Do we need mental health first aiders at work?

Whilst there are legal requirements around the presence of a qualified first aider in the workplace, the training of mental health first aiders is becoming increasingly common.

As it’s accepted that mental and physical health are two sides of the same coin, it makes a lot of sense that employers are looking to do more to support their employees’ wellbeing.

According to statistics collated by Mental Health First Aid England (MHFA), at any given time, 1 in 6 working-age adults have symptoms associated with mental ill health and mental ill health is responsible for 72 million working days lost, costing £34.9 billion each year.

Even though one in four of us experience mental health issues each year, many of us are still unsure about how to support friends or colleagues, or even know how to take care of our own mental health. A fear around the topic remains.

MHFA are one of many organisations who now run mental health first aid courses in the workplace. They train participants to recognise the first signs of mental ill health, to offer a non-judgemental ear and to help those with a concern access further support.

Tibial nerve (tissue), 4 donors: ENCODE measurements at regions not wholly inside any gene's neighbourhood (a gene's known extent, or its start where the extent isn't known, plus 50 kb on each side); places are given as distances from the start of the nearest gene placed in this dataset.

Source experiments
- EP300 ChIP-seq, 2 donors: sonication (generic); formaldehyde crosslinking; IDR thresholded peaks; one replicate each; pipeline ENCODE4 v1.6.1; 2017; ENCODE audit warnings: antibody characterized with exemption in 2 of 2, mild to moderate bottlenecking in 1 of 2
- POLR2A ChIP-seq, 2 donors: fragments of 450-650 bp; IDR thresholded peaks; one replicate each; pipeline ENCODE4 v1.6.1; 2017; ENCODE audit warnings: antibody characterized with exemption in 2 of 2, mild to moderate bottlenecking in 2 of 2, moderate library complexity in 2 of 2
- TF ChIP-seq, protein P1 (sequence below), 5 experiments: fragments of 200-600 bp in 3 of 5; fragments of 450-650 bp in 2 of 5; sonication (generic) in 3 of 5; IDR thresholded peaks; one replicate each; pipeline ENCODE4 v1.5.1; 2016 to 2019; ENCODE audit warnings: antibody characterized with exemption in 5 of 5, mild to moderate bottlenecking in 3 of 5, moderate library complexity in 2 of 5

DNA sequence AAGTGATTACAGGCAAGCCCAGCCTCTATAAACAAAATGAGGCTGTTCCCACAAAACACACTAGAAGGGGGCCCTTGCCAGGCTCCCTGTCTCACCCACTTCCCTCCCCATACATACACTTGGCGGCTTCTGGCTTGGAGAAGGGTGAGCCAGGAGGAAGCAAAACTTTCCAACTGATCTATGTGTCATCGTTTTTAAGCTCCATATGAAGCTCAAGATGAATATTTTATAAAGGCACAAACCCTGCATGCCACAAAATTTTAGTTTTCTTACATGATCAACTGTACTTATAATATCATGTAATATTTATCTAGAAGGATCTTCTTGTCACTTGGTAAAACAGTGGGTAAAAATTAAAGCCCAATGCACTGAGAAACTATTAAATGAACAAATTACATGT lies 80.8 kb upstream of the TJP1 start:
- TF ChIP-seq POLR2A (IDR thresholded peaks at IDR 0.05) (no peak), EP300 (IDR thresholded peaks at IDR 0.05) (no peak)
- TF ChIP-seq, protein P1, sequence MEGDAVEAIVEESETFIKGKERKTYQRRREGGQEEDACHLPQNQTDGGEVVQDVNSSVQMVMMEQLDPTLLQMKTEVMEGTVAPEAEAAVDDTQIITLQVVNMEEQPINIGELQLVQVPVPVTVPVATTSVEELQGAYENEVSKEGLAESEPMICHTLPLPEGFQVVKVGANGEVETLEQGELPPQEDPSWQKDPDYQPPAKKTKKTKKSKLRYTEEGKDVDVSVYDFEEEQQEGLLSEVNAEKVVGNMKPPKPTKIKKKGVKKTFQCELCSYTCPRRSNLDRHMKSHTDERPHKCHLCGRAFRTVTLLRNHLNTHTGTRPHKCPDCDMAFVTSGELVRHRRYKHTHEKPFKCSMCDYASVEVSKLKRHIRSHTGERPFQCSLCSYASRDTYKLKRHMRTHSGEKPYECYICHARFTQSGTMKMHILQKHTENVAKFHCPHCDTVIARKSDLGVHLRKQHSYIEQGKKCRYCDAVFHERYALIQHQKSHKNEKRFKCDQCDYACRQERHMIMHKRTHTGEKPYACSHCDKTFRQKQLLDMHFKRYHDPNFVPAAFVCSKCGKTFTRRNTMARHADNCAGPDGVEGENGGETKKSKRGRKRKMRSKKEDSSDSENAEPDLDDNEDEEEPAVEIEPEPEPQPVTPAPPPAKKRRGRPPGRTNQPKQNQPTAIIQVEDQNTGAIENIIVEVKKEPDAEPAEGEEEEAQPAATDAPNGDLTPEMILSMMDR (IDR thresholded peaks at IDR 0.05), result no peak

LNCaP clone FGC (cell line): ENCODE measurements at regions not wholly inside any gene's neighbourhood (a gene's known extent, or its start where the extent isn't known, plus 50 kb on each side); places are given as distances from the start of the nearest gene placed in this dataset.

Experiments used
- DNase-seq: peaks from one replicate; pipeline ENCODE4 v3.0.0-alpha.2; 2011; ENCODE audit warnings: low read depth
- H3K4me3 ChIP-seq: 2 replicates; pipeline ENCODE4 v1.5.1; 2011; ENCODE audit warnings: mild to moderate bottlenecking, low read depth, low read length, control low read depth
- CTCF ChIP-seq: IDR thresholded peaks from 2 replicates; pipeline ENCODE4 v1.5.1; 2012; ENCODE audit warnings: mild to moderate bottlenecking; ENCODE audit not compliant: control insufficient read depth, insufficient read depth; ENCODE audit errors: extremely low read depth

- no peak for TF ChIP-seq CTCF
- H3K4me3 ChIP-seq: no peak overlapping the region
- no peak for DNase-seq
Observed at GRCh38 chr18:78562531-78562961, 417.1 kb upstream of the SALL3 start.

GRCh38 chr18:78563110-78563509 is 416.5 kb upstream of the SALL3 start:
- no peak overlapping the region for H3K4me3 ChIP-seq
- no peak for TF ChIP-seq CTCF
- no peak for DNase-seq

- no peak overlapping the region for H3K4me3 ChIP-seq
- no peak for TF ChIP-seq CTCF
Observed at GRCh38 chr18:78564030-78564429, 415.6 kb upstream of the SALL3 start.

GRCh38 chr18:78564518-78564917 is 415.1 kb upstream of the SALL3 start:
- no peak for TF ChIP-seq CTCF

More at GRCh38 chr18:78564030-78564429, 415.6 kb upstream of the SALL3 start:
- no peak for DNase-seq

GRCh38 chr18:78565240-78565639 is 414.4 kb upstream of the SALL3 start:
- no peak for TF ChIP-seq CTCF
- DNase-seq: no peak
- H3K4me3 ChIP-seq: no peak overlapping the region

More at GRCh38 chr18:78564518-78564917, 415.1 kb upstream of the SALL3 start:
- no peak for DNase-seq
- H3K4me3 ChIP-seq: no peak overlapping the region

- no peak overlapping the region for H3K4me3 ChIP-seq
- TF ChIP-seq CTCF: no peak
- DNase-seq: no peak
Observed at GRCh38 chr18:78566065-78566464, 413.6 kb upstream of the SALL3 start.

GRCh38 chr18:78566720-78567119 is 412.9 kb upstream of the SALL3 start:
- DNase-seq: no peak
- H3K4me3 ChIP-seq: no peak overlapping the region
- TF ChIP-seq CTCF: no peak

They hope to reduce the stigma around mental health, to reach a place where people feel that they can open discussion and seek support freely.

Importantly, those undertaking the training are not expected to act as therapists. Instead the training equips you with the confidence to “listen, reassure and respond”. 

A friend of mine who had the opportunity to undertake mental health first aider training said, “It made me feel more comfortable about broaching the topic with people I don’t know closely and took away the fear of saying the wrong thing or offending someone. I also learnt that mental health can go up and down, and that it doesn’t need to stop someone living a healthy or fulfilling life if dealt with appropriately.”

Interestingly, research carried out by Mind highlighted work as the biggest cause of stress in people’s lives, surpassing even debt and financial problems. Many of us spend at least a third of our time at work but what action can we take to improve our wellbeing in the workplace?

The Mind website is packed with resources for both employees and employers. Tips for employees suggest making the most of lunch breaks by organising group activities (if possible due to social distancing) or listening to relaxing music or your favourite mood-boosting tracks. Writing a to-do list at the end of the day can help clear your mind for the next day ahead.

Easy to implement actions for employers include ensuring that work environments are suitable for the task, so you need to consider noise, temperature and light levels. Where possible involve employees in the planning of their workload and set reasonable, agreed upon deadlines.

Will mental health first aid training in the workplace become a legal requirement in the not-too-distant future? Perhaps a mandatory regulation would be the best way to fast-track a normalisation around mental health at work.

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